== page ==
Cities are built for tomorrow. As Asia progresses and joins the ranks of advanced economies, green-related issues such as sustainability, liveability and smart cities have cropped up as this drawing by a child from India illustrates.
There is a 20-something person let's call him T who has a I Wanna Be a Millionaire ringtone on his iPhone. Every now and then, he would touch base with his roots in Gemencheh, Negri Sembilan. There are many Ts in Kuala Lumpur, and other Ts from neighbouring countries who have made Kuala Lumpur their home and job market. The city and its promise of a better life draws many young people here.
They come, or their parents came decades ago, to eke out a living and over the years, this working class moved up to join the ranks of the middle-class who make up much of Kuala Lumpur today. But like any other city, the have and the have-nots create the diverse demographic landscape of Kuala Lumpur.
T lives in a nice middle-class Petaling Jaya, about 15km from the Kuala Lumpur City Centre. There are many others who are not so fortunate. Many live in slums, besides rivers and on the fringes of Kuala Lumpur.
It is not that the city draws the poor and succours the rich, but that the working class are attracted by job and economic opportunities in the city and the rich enjoy the urban pleasures like art and culture (or what we currently have) and consumption culture of the city. They may not live cheek by jowl as housing from low-cost government-subsidised flats and gated communities and shopping districts, separate them, but all of them are here because they want to be at the centre of activities, be it political, economic or cultural. As the country evolves, so does the city. In fact, because the city is the gateway to the nation, the rate of evolution begins and goes at a faster pace than the country.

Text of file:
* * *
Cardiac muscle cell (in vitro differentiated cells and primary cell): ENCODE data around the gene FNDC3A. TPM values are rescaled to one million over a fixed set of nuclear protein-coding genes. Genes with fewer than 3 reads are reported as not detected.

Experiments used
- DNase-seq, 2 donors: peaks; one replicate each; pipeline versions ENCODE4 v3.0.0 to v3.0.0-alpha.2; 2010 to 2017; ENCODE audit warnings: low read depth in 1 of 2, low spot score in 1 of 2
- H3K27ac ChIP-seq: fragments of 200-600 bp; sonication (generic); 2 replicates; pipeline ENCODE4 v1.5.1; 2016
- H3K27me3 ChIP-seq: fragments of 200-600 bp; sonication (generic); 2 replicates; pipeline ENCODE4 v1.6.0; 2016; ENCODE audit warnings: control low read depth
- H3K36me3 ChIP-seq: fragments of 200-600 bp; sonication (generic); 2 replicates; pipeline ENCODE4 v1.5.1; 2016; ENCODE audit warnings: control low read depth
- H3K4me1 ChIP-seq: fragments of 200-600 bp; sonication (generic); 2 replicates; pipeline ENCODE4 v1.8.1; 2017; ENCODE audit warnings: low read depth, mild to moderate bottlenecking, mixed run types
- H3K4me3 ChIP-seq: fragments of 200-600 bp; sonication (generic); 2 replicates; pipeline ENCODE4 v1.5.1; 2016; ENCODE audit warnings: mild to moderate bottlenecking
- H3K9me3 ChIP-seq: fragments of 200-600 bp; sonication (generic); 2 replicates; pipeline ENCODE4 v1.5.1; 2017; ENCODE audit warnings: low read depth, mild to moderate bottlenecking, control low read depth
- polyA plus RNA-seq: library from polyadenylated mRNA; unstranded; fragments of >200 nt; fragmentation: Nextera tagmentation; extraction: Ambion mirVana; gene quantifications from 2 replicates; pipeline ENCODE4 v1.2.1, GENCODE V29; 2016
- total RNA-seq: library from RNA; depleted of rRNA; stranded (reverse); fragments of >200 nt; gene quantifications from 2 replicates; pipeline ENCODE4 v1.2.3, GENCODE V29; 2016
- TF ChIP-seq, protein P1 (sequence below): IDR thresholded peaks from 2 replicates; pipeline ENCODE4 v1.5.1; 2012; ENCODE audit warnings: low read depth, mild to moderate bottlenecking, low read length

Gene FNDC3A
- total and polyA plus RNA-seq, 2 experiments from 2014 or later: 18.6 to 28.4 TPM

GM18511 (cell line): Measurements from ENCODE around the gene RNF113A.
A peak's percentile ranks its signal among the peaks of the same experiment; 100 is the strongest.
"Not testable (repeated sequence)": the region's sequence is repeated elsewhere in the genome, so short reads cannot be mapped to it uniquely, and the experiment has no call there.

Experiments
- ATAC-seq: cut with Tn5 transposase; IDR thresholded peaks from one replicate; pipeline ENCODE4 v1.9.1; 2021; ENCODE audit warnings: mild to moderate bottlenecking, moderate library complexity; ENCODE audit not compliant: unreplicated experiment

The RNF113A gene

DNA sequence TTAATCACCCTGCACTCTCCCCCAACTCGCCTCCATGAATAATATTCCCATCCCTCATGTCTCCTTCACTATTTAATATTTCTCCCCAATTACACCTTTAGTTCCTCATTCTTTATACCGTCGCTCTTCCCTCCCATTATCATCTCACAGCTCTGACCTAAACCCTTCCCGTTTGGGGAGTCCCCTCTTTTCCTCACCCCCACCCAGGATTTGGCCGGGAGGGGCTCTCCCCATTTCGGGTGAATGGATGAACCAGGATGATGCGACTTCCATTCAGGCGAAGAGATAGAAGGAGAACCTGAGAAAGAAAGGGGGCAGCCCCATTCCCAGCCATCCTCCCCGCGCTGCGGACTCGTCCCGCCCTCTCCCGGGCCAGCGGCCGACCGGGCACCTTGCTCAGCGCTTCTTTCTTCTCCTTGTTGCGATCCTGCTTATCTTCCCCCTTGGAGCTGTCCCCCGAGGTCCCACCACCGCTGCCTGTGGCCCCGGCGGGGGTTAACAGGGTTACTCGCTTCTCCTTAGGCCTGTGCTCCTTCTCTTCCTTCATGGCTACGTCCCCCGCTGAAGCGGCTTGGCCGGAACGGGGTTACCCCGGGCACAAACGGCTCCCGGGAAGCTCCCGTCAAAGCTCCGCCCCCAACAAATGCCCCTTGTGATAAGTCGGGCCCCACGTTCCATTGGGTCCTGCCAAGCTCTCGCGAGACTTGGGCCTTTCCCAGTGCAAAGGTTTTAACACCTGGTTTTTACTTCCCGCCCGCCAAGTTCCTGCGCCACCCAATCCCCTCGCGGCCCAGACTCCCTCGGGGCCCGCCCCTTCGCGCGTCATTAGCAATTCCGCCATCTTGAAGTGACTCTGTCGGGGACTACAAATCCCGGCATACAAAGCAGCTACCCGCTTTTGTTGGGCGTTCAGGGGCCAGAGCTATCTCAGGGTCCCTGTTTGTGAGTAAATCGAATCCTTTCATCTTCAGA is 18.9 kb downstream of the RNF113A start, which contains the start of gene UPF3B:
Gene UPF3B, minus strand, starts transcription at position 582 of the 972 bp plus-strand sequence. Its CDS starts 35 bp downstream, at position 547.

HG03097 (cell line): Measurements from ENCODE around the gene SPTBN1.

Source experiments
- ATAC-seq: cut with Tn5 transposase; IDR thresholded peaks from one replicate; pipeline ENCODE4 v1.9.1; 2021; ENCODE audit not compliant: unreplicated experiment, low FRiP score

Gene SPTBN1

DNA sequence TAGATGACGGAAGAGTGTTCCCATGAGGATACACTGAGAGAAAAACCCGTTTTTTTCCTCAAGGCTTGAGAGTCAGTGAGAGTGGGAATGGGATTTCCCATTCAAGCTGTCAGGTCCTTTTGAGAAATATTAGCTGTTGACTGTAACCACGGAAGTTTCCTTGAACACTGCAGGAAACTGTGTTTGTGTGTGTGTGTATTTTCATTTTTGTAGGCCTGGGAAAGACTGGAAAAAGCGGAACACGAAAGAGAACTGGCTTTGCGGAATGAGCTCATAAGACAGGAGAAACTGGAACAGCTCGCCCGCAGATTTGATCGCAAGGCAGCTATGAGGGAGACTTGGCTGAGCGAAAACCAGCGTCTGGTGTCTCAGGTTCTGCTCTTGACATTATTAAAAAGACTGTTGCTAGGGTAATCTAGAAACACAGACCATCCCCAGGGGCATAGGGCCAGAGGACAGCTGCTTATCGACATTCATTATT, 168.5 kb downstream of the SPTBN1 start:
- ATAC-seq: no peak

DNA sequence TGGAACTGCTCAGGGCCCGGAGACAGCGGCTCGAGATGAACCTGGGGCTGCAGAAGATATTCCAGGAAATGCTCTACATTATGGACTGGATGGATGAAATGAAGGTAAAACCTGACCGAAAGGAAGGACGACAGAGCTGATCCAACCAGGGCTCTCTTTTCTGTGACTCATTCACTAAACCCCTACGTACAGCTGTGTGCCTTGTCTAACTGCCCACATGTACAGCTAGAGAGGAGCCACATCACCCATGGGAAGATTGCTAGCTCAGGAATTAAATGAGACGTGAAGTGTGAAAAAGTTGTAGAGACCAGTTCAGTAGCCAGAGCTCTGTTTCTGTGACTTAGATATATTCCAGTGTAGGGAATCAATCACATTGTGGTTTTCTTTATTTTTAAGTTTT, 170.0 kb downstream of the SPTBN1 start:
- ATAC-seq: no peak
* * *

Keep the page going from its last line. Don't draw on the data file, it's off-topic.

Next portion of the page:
The city we know today is the result of an evolution which began in 19th century Malaya. Kuala Lumpur started at the meeting point of the Gombak and Klang Rivers when early travel was by foot, boat and on bullock carts.
Today, the Federal Government is planning to have mass rapid transit (MRT) among other infrastructures. Much has taken place between the bullock days and today's rail travel. There is the Petronas Twin Towers and, before that, the current railway station and Bangunan Sultan Abdul Samad.
Heritage buildings have today given way to iconic buildings. But it is not buildings that make up a city. It is the community of people who gave breath and life to the city.
According to the United Nations Population Division, the share of Asians living in urban areas has grown from 32% in 1990 to 42% last year. In 15 years, the UN forecasts that half of Asians will be city dwellers.
This can be seen in the population growth of Kuala Lumpur. In 2000, it had a population of 1.305 million (density of 53.7 persons/ha). Today, it stands at 1.627 million (density of 66.9 persons/ha).
Says Dewan Bandaraya Kuala Lumpur, or City Hall, the guardian of the city in a statement: “KL's population is growing at the rate of 2.2% per annum in the last 10 years, exceeding the national population growth rate of 2.17% per annum.” This excludes the number of foreigners who have made Kuala Lumpur their home.
What will this mean for the city's infrastructure? More people also means a greater demand on the infrastructure transport, water, amenities, healthcare, education and services. More people also means greater waste. How will the city manage this? These are the challenges confronting Kuala Lumpur today.